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1 August 2010 Petrosal Anatomy of the Nine-Banded Armadillo, Dasypus novemcinctus Linnaeus, 1758 (Mammalia, Xenarthra, Dasypodidae)
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Abstract

Although isolated mammalian petrosals often are encountered in the fossil record, few detailed descriptions of these bones exist for extant taxa. As a contribution to that void, isolated petrosals are described in detail for two nine-banded armadillos, Dasypus novemcinctus Linnaeus, 1758, and are placed in the context of the basicranium based on an additional 18 specimens, all from Carnegie Museum of Natural History. Neurovascular structures are reconstructed based on study of serially sectioned fetal specimens from the Anatomisches Instituts in Frankfurt and Heidelberg, Germany. Preliminary comparisons are made with other extinct and extant eutherians that the author has described in recent years. Unexpectedly, quite a few similarities are found between the petrosals of D. novemcinctus and the chiropteran Pteropus livingstonii Gray, 1866, which in light of the divergent phyletic affinities and biologies of these animals are remarkable convergences.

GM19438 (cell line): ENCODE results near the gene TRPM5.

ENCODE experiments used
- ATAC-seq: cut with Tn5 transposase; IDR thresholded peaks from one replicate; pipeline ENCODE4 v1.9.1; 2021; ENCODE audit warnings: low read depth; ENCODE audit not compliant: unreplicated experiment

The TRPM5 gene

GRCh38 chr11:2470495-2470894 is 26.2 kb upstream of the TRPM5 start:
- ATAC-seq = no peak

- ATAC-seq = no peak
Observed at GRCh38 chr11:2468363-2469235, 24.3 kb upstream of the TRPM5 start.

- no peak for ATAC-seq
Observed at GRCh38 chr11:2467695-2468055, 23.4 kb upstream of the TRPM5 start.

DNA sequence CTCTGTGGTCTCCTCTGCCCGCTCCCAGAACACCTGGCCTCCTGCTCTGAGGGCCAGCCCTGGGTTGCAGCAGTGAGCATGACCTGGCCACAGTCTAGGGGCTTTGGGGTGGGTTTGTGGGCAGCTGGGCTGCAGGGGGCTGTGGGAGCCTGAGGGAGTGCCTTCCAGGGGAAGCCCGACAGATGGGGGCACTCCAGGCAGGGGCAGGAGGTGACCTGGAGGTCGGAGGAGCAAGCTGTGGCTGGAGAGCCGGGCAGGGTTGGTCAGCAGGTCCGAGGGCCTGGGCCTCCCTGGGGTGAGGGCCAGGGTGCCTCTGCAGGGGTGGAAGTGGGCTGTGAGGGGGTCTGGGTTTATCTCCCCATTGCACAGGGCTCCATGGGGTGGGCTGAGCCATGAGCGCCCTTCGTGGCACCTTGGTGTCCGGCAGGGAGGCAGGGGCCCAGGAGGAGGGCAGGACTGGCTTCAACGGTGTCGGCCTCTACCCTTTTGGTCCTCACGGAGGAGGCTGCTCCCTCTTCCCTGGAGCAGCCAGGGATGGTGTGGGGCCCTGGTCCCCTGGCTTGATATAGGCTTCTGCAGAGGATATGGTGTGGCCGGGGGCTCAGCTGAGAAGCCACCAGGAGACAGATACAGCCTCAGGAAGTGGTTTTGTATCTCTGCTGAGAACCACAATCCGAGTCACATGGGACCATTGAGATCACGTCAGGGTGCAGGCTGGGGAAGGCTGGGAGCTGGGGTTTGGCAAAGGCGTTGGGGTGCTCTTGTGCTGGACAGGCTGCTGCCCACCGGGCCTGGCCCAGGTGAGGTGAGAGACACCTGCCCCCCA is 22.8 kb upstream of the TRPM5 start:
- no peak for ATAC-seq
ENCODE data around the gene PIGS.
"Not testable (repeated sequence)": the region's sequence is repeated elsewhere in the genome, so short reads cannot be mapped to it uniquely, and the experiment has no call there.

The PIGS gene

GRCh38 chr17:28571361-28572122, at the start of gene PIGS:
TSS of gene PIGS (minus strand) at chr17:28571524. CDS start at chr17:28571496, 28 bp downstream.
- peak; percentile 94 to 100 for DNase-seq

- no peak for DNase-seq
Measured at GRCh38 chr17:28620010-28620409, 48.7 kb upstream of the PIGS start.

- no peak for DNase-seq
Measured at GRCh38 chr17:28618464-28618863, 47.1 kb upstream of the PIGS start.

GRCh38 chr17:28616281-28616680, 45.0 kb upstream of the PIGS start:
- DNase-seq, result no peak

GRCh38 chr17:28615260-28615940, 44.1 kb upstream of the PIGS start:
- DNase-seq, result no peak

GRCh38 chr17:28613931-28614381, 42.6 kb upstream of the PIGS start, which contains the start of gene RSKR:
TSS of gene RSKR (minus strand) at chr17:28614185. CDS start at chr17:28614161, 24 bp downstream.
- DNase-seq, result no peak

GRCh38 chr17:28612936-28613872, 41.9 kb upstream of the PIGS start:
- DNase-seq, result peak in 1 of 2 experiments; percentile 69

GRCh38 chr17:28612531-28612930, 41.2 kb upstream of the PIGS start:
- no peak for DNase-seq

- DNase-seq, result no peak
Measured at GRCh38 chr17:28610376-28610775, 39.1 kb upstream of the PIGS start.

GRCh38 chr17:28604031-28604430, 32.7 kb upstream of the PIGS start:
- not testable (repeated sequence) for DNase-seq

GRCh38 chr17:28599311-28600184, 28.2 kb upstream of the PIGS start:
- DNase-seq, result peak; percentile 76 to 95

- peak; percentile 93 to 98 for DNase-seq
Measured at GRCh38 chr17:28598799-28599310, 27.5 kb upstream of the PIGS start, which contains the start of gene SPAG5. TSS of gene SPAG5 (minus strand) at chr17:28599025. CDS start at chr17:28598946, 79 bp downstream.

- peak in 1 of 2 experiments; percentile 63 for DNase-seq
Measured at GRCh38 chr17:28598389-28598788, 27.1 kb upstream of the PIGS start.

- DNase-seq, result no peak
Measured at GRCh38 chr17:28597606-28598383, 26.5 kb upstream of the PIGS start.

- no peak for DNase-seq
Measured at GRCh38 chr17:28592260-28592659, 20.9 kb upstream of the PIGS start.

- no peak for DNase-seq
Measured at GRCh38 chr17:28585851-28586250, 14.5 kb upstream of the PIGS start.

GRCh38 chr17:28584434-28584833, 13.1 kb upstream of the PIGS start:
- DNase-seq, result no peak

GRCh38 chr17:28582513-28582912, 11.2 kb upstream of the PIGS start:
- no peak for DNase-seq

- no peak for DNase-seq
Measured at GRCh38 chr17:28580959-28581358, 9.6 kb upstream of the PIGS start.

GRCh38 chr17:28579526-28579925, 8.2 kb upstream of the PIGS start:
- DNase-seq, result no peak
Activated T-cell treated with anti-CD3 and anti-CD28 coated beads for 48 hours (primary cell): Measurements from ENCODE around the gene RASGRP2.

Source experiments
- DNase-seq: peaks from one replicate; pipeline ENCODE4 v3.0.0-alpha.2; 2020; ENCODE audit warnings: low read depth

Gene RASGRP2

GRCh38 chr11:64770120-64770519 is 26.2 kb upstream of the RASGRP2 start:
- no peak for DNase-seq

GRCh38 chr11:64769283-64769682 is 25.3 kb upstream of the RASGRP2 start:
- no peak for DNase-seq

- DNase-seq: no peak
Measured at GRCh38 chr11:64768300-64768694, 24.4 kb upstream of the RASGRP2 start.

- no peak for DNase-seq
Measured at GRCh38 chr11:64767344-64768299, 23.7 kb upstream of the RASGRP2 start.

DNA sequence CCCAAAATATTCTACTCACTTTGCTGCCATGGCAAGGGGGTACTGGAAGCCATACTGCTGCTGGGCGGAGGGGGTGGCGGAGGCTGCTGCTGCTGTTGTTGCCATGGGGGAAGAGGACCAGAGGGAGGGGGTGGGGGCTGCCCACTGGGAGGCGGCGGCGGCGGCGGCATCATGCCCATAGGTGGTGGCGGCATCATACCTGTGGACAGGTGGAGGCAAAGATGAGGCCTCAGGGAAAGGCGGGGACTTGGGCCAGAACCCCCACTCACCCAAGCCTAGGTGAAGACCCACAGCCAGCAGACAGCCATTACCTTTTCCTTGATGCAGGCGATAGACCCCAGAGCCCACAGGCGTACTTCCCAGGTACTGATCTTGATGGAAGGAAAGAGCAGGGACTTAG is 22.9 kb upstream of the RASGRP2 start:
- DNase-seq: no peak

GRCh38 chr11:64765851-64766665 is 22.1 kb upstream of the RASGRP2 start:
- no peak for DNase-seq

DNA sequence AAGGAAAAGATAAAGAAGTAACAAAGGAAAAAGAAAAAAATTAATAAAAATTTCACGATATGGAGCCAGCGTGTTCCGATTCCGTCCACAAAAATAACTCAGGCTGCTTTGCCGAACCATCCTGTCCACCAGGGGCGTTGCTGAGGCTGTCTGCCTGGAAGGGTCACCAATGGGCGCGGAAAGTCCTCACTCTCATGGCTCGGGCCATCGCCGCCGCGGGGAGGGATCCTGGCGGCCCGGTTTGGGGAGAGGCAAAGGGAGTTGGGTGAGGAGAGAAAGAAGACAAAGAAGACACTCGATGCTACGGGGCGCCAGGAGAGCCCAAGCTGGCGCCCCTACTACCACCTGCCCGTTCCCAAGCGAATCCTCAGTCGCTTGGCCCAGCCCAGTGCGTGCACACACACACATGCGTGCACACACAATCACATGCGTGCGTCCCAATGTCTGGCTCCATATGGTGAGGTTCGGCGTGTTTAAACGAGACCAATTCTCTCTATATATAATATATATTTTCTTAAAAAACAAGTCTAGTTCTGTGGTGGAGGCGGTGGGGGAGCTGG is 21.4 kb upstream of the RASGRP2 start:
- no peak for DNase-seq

John R. Wible "Petrosal Anatomy of the Nine-Banded Armadillo, Dasypus novemcinctus Linnaeus, 1758 (Mammalia, Xenarthra, Dasypodidae)," Annals of Carnegie Museum 79(1), (1 August 2010). https://doi.org/10.2992/007.079.0101
Published: 1 August 2010
JOURNAL ARTICLE
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